Nissan has decided to expand its automobile branding to the world of Web3. The Japanese automaker is seeking permissions from US authorities to introduce its collection of virtual merchandise, that would work in the metaverse ecosystem as well. Nissan is also expected to release its own line of non-fungible tokens (NFTs) in a bid to refresh its customer engagement strategies around the world. Nissan’s decision to enter Web3 comes in the backdrop of Japan taking active steps to explore Web3 and its elements like crypto, the metaverse, as well as NFTs.
The automobile player, founded in 1993, is planning to launch its own NFT marketplace that would let users trade as well as mint NFTs.
The launch of virtual Nissan apparels and car models is also on the company’s cards alongside a service that would facilitate advertising of its products in the metaverse.
Mark Kondoulis, the licensed trademark attorney from the US popular for tips about upcoming Web3-related patents, shared a screenshot of Nissan’s filing with the United States Patent and Trademark Office (USPTO).
Nissan’s step to enter the Web3 sector comes just days after it began trials in the ‘Nissan Hype Lab’, the company’s official virtual store. Launched by Nissan Japan, this virtual store will let people check-out cars as well as finalise the purchasing paperwork within the metaverse ecosystem.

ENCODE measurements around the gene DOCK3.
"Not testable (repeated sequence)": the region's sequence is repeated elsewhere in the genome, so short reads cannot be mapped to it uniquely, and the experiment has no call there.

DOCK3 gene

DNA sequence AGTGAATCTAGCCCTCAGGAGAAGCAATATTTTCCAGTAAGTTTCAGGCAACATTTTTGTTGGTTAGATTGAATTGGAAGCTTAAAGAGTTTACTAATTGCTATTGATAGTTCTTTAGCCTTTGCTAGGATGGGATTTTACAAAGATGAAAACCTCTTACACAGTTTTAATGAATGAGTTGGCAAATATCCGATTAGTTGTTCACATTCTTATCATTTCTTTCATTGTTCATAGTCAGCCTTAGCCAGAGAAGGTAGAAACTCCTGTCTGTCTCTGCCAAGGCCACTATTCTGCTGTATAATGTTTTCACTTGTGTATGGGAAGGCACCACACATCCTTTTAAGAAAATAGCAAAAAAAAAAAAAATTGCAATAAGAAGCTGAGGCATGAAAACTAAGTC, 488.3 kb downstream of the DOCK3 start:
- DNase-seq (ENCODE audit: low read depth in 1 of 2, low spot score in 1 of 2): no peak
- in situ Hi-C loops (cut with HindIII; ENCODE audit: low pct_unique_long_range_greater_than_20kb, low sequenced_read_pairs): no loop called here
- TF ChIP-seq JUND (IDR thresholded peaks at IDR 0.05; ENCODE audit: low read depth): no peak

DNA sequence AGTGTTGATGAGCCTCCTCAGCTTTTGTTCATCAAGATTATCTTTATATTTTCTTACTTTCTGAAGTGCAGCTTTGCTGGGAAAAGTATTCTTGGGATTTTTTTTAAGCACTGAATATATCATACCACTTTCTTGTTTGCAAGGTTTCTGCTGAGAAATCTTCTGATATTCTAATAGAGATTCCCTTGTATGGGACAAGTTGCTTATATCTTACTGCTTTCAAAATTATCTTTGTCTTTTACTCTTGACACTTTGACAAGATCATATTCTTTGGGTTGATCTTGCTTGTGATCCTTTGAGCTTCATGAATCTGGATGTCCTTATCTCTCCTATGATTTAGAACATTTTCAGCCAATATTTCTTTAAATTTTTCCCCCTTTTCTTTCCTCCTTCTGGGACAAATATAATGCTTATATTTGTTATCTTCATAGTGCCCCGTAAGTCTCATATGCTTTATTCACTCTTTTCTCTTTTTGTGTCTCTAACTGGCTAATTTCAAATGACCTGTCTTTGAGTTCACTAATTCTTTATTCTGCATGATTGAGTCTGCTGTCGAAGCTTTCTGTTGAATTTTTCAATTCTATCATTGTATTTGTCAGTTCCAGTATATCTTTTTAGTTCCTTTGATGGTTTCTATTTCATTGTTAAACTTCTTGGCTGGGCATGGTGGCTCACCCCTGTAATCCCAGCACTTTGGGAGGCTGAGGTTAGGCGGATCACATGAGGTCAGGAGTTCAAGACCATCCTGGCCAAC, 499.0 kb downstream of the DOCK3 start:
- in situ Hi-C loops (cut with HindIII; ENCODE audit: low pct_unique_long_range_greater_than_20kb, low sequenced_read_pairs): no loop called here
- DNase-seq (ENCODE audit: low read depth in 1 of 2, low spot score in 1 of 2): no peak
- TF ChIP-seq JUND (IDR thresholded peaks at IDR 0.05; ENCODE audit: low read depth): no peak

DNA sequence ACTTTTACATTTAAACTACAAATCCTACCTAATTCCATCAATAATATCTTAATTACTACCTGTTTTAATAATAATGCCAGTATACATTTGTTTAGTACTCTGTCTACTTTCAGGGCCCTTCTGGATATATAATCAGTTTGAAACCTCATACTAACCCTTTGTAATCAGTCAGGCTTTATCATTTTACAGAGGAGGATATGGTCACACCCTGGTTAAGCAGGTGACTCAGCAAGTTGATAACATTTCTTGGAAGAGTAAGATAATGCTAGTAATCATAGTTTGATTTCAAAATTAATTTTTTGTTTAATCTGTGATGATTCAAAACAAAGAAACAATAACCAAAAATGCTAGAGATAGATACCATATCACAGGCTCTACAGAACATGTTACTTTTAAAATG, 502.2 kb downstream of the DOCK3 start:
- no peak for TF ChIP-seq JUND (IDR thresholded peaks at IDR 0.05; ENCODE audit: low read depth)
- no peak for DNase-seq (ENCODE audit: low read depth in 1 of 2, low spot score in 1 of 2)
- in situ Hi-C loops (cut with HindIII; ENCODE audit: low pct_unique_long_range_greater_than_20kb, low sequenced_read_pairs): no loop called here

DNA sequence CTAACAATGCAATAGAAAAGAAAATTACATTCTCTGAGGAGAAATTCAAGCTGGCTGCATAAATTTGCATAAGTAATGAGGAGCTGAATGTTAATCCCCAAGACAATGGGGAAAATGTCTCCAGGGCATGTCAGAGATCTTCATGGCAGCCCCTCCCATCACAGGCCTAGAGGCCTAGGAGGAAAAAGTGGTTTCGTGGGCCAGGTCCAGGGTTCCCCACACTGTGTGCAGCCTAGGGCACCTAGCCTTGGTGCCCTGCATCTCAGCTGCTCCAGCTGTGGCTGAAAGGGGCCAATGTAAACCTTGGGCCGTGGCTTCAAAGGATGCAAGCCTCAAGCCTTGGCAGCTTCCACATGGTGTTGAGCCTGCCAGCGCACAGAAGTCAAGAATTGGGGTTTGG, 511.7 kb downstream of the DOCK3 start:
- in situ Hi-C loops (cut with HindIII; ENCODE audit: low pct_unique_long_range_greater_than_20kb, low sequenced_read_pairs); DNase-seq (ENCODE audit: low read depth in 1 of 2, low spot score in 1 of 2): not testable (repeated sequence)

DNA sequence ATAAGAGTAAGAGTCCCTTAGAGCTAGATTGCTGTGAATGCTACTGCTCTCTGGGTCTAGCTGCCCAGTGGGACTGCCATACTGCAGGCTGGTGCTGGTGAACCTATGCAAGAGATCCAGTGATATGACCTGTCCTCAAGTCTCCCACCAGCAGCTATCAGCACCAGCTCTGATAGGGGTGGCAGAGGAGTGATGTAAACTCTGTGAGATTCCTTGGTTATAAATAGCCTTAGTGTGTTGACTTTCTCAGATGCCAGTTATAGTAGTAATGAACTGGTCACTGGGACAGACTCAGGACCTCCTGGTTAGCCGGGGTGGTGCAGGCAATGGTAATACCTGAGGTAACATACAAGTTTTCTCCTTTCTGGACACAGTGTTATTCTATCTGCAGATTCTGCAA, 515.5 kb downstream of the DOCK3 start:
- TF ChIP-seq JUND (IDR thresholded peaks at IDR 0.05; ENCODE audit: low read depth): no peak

Nissan has reportedly become the first car brand from Japan to dive into Web3.
Nissan however, is not the only automobile giant to do so.
From India, Mahindra and Mahindra set foot into the NFT space in March 2022, announcing offerings based on its iconic Thar sports utility vehicle (SUV).
Mercedes, Volkswagen, Toyota, Ford, and MG Motors have also taken their first steps into the Web3 world by creating virtual offices and hiring teams of NFT designers.
For the latest tech news and reviews, follow Gadgets 360 on Twitter, Facebook, and Google News. For the latest videos on gadgets and tech, subscribe to our YouTube channel.
Featured video of the day
Exclusive Chat With Apple’s Bob Borchers